‘This “grunt” aspect, combined with environmental technics has been vital to the egalitarian working atmosphere created’
Environmental technics, and the building’s cast-concrete structural slabs and 9m column grid, are critical to the ambience and sense of freewheeling internal space that made this workplace innovative enough be awarded Best Sustainable Building and Best Commercial Building by the Royal Institute of the Architects of Ireland, Building of the Year at the Irish Building and Design Awards, and the Irish Concrete Society’s main building award.
The pragmatism of the building’s structure and details reflects the pared-down €14m (£10.5m) construction cost. The concrete slabs and columns with a high thermal mass were formed with a cheaper-than-usual mix using recycled aggregate and blast furnace slag; the columns and exposed ceilings are not polished and the variations in the concrete show, but it’s a generally pale mix that reflects light well internally.
This ‘grunt’ aspect, combined with environmental technics – heat-radiating ceilings, ground source heat pumps, solar water heating and photovoltaic arrays, heat-exchanging ventilation chimney, water conservation – have been vital to the egalitarian working atmosphere created.
Gas Networks Ireland Denis Byrne03
Source: Anthony Coleman
The circulation, for example, couldn’t be simpler: a clear central promenade axis on each floor with wide staircases at each end. When you enter the building, you read the straightforwardness of the plan and the volumes immediately. Wherever you stand, you’re in or very near considerable amounts of natural light – from the courtyards or the largely glazed end walls. In any one position, natural light will be close by on two, and even three, sides.
The arrangement of non-office workspaces is equally adroit; they include a training room for underfloor work and a slightly surreal gas boiler training unit fitted with more than 20 historic, but still functional, pieces of kit. Natural light dominates here, too – further confirmation of the shared workplace conditions.
Given the building’s unfussily applied aluminium mesh outer cladding, which emphasises the design’s deliberately hunkered-down typological ambiguity, this is all quite a surprise and very refreshing. The label ‘office’ evaporates, giving way to something more intriguing: this is a hybrid interior – workplace meets indeterminate settlement.
‘It is a triumph that a building that appears relatively ‘closed’ from the outside should be so completely the opposite once you’re inside’
There is little or no sense of spatial or professional demarcation: three-quarters of both floors are open plan across their central areas, with low-level section dividers. The double-height restaurant at the building’s south-east corner can be looked down on from the first floor, and open entrance courtyards cut into both ends of the plan’s central axis. It is a triumph that a building that appears relatively ‘closed’ from the outside should be so completely the opposite once you’re inside.
It’s not just about light or open space per se, but about the collaging of the two: there are several qualities and overlays of light and outlook, and they change as you move across the floors; there is an almost playful feeling to these shifts of light, which subvert the open-plan vibe. The placement of the five courtyards disrupts the open plan so that there’s no sense of workplace-as-floorplate.
The controlled ventilation, humidity and temperatures are equally important. Gas Networks Ireland’s facilities manager, Cormac OLoughlin, notes that the ceiling slabs radiate heat at a more or less constant 20°C for two-thirds of the year, and can be spatially ‘tuned’ via 10 sensored zones on each floor. In terms of overall energy use, the centre consumes 50-60 per cent less than the company’s other buildings.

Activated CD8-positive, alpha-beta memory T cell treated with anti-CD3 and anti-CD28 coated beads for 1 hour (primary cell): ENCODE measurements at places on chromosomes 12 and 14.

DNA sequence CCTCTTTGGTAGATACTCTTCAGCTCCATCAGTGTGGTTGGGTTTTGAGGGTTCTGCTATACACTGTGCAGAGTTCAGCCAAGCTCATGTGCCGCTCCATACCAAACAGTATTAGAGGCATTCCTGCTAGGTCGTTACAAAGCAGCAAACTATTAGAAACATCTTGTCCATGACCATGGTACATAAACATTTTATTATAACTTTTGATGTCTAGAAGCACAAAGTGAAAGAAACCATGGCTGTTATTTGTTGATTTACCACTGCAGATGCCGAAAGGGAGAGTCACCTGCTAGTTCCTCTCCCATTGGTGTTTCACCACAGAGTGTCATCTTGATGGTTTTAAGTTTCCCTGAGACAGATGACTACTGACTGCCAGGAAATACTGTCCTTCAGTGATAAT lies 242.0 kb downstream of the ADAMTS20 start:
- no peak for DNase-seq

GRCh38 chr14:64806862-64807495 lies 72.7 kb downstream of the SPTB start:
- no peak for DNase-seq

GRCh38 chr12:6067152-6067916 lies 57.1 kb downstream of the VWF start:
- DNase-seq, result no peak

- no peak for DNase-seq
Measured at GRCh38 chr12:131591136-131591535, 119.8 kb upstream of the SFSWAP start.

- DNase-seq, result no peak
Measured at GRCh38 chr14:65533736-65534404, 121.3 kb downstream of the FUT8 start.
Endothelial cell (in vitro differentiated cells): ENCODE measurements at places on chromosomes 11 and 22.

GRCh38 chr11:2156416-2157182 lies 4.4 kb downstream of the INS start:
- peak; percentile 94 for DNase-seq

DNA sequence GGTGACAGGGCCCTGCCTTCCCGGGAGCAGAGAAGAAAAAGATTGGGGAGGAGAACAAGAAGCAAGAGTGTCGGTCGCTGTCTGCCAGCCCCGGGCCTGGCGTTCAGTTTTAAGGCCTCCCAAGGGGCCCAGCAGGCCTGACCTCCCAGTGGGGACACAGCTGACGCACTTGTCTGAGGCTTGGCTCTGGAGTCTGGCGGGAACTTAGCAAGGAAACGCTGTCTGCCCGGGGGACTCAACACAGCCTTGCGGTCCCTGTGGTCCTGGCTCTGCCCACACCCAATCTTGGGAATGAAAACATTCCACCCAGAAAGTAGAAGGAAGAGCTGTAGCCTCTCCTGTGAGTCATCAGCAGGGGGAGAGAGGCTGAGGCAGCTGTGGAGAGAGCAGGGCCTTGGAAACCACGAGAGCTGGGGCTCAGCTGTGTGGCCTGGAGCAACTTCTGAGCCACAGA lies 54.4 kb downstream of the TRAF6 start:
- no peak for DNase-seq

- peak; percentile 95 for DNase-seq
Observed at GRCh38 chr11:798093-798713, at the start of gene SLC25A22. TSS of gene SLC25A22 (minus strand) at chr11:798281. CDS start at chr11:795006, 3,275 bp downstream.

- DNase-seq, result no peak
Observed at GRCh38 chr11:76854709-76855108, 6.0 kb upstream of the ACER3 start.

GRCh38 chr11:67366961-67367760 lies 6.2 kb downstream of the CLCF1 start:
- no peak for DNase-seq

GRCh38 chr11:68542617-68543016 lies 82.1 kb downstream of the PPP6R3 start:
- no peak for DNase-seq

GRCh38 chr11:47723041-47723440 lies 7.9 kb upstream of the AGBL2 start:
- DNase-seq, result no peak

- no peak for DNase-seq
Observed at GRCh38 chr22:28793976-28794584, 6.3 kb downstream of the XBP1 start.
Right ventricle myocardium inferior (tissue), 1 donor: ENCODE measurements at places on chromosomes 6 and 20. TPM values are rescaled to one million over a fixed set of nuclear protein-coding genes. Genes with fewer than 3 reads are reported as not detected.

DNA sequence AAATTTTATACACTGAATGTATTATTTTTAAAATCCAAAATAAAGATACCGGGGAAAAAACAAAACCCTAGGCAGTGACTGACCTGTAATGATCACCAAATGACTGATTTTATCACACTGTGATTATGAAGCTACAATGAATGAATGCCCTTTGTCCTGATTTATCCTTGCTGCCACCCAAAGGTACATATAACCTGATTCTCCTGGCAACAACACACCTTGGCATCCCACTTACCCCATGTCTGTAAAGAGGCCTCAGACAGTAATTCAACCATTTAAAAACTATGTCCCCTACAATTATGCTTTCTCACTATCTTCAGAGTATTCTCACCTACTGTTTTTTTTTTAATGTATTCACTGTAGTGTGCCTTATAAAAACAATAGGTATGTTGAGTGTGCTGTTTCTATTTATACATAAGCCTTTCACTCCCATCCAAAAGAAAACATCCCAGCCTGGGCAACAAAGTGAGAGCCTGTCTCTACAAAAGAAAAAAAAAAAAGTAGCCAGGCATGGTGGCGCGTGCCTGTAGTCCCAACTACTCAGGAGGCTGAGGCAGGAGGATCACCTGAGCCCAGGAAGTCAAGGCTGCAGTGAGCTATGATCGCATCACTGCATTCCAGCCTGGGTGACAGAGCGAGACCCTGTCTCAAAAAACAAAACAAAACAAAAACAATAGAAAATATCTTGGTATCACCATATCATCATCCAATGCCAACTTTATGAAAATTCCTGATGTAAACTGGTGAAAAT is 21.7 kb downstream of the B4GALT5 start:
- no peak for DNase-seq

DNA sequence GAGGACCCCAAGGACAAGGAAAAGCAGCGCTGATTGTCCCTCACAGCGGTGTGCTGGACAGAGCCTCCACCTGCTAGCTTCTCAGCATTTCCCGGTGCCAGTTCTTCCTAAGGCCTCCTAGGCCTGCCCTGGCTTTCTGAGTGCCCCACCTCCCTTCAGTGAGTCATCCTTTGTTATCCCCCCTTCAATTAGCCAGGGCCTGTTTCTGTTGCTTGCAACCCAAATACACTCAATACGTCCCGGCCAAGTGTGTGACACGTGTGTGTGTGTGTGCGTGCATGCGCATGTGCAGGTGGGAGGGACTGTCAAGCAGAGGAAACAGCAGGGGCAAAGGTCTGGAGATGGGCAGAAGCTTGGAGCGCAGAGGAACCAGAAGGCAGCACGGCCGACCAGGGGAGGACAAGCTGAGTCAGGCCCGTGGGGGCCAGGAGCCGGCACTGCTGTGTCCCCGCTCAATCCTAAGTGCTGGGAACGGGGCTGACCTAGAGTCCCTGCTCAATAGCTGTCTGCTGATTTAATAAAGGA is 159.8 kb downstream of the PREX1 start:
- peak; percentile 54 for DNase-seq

‘We’ve had a lot of companies come here to look at the building, including the Central Bank,’ he says. ‘In a standard office, you can get 20 complaints about heat or cold or draughts in one day. I’ve received about 20 in the last four years. That’s very impressive.’
Looking ahead, Gas Networks Ireland will have no difficulty rearranging the interior if it wishes; the only fixed elements are the ceiling light positions, because the electrical conduits were cast into the ceiling slabs. Otherwise, anything goes. ‘It could be a wonderful school,’ Byrne muses, ‘a variety of spaces where you could find the most comfortable places relating to the individual or the group, yet also be in a landscape, and protected, and removed from the normal discourse.’
In fact, he’s just describing the building in its current mode. This architecture is unquestionably the starting point for a new level of discourse on office design in Ireland that can deliver far better environmental conditions in both technical and human terms. The Services Centre is a fine demonstration of how formal and structural simplicity can be stretched just enough to create a place that’s less like an office and more like an island community of workers barely aware of the sea of transport infrastructure and light industry around them.
Before this project, Denis Byrne Architects was known as a skilled designer of houses and housing. The Services Centre was its first larger-scale building, and that gives its achievement at Dubber Cross a considerable extra gloss.
Gas Networks Ireland Service Centre
Architect: Denis Byrne Architects
Design Team: Sean Attley, Serena Bastianelli, Roland Bosbach (Project Architect), Denis Byrne, Louise Clavin, Dave English, Gosia Meder, Marcus Reid, Gustavo Sapina
Landscape architects: TOPOTEK 1 (with Cunnane Stratton Reynolds)
Environmental consultants: Transsolar
Structural, civil and M&E engineer: Buro Happold
Façade consultant: Buro Happold / FSA
Project Management and Quantity Surveying: Long O’Donnell
Acoustic Consultant: AWN
Ecologist: Open Field
Transport Consultant: MVA
BREEAM Assessor: Buro Happold
Contractor: Walls Construction
Photographs: Anthony Coleman